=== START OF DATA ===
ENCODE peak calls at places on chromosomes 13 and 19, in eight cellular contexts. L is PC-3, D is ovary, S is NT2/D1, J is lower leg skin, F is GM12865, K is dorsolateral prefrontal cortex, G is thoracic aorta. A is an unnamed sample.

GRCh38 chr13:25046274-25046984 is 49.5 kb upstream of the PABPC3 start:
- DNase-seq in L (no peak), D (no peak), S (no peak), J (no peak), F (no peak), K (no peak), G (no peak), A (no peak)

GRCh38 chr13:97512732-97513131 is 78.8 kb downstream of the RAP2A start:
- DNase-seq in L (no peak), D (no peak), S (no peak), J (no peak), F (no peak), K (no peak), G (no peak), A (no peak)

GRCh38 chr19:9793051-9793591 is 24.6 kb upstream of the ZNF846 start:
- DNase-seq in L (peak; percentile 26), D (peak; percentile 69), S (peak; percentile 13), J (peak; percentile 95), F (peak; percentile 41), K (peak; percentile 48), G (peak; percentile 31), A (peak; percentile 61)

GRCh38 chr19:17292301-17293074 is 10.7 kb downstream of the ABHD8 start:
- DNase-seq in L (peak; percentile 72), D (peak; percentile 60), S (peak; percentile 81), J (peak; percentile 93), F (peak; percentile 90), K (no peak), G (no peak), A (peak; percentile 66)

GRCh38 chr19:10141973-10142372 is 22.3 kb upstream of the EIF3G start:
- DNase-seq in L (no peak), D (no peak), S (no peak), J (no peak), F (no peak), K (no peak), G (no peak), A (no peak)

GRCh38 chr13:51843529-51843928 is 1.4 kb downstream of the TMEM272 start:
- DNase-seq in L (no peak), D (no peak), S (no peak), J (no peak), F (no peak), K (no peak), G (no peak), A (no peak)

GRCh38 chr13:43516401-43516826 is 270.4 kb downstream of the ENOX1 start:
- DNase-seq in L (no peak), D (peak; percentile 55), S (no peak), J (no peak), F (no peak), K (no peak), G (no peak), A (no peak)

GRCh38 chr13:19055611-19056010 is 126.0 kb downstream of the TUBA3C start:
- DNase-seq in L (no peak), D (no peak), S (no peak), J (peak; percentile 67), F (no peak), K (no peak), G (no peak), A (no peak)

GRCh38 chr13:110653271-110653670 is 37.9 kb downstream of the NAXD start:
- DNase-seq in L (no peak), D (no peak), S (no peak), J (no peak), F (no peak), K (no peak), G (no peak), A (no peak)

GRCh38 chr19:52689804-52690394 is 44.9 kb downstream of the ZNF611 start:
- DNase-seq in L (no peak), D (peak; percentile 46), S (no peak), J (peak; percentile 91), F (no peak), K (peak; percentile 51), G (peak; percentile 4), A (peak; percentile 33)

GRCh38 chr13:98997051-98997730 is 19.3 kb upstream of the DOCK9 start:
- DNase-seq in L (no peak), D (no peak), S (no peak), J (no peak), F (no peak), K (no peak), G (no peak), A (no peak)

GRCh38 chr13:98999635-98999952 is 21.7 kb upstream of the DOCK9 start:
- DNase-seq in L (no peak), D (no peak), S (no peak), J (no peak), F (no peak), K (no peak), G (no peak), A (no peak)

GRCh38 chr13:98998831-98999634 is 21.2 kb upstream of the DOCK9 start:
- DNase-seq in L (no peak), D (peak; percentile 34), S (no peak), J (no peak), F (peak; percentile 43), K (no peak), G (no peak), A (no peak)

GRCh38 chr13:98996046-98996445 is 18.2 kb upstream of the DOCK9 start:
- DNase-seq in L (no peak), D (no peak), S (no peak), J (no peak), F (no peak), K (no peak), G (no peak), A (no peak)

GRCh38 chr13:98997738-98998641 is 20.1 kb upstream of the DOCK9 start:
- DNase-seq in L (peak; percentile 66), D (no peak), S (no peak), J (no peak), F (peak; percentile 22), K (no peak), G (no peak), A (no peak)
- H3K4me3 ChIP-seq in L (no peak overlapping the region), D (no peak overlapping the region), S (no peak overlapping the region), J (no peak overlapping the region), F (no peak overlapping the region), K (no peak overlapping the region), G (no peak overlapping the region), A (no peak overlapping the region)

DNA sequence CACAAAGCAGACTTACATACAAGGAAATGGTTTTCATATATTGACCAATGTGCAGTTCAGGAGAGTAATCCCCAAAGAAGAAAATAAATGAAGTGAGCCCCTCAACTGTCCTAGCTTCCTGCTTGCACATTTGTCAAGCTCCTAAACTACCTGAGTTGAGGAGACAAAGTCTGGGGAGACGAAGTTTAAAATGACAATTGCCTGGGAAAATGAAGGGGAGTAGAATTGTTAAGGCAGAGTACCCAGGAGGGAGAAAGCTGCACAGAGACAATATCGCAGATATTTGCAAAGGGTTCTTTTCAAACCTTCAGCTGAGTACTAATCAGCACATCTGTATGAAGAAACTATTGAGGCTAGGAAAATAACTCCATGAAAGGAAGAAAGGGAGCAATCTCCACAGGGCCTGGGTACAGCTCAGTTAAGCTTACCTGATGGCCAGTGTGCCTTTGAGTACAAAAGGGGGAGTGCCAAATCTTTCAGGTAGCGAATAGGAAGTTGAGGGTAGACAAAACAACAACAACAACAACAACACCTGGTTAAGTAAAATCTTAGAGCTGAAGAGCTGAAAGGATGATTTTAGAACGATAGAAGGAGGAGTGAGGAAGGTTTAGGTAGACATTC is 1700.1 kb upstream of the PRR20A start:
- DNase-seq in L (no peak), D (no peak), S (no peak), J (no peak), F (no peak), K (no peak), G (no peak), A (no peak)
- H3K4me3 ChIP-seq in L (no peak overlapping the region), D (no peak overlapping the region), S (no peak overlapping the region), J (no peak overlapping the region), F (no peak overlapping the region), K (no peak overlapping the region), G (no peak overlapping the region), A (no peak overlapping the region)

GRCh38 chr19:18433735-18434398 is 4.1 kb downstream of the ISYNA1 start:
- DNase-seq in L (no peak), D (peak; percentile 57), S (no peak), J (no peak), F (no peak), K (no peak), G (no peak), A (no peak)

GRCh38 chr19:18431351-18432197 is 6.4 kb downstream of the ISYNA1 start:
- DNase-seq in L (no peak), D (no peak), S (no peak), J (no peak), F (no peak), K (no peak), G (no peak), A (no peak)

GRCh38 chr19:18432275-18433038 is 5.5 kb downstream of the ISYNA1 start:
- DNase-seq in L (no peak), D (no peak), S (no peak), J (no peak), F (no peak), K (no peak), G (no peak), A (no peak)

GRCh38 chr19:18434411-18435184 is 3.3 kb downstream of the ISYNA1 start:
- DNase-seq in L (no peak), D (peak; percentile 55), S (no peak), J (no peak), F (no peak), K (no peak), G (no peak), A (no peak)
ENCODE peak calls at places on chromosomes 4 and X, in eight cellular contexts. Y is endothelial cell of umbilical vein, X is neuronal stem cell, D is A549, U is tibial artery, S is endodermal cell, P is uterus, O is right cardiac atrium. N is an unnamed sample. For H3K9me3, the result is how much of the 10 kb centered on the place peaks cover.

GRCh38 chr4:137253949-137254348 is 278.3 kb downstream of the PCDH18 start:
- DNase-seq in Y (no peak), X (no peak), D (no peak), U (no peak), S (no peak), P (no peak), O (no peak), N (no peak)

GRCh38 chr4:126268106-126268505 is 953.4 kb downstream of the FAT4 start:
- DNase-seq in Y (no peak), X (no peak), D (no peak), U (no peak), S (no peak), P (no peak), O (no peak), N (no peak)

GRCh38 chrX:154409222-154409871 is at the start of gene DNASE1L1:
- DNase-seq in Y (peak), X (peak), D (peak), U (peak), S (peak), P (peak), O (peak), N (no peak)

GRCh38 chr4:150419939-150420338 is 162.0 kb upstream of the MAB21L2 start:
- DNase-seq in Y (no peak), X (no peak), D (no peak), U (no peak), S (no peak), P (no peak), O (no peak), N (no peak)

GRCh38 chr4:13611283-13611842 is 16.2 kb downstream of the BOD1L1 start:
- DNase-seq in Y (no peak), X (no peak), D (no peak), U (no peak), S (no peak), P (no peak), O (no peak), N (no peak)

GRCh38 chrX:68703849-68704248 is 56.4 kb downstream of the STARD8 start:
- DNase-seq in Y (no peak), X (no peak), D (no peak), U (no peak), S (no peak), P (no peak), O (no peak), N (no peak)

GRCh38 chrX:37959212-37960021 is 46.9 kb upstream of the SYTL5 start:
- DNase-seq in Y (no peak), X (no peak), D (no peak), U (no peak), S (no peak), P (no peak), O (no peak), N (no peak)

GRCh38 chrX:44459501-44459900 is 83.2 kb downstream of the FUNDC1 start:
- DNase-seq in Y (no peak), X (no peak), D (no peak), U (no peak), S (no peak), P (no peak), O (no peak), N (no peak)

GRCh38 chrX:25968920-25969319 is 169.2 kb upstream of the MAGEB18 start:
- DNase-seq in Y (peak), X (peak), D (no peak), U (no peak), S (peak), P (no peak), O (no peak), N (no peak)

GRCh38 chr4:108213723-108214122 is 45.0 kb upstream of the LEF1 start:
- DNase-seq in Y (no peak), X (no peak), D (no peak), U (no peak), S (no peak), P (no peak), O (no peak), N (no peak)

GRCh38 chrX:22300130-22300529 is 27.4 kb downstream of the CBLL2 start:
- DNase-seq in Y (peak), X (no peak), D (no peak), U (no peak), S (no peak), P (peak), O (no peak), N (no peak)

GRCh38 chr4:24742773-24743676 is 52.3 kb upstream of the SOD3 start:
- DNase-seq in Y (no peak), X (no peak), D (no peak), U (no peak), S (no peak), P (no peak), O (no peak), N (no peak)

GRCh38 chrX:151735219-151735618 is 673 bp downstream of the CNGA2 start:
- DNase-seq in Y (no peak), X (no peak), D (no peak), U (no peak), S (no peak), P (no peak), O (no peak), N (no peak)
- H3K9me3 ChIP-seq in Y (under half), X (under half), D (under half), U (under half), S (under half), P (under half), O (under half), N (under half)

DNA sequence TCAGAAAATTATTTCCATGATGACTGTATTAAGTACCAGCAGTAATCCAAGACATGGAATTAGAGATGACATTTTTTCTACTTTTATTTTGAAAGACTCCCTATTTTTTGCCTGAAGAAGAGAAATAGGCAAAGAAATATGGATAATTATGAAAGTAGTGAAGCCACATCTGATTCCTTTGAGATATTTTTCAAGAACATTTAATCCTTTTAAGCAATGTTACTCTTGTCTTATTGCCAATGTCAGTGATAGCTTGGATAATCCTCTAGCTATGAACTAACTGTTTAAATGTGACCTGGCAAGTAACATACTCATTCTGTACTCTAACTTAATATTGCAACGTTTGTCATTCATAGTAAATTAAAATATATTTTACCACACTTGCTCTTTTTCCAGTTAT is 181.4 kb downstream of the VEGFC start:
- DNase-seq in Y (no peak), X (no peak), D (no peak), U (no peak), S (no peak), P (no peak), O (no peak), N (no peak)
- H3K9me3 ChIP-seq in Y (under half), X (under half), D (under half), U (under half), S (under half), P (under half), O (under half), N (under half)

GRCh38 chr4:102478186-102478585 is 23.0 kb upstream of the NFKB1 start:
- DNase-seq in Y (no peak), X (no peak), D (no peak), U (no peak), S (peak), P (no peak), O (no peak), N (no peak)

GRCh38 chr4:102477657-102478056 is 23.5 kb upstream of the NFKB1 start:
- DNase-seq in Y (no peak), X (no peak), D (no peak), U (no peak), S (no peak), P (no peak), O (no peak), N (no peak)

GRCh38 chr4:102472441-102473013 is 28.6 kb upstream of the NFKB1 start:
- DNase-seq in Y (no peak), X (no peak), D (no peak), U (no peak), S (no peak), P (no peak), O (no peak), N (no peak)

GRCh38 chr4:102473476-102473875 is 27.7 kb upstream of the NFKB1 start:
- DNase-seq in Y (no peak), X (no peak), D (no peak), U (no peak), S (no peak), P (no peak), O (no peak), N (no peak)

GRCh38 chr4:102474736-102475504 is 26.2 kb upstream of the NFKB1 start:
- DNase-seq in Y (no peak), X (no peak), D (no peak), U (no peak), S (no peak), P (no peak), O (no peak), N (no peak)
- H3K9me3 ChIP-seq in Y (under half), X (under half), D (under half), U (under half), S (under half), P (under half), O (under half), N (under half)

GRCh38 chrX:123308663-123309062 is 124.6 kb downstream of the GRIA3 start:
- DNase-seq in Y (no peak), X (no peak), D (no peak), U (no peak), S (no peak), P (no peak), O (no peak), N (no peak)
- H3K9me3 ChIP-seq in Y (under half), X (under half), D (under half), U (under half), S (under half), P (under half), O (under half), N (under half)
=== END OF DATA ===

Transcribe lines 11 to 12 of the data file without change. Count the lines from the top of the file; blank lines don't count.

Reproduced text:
- DNase-seq in L (no peak), D (no peak), S (no peak), J (no peak), F (no peak), K (no peak), G (no peak), A (no peak)

GRCh38 chr13:51843529-51843928 is 1.4 kb downstream of the TMEM272 start: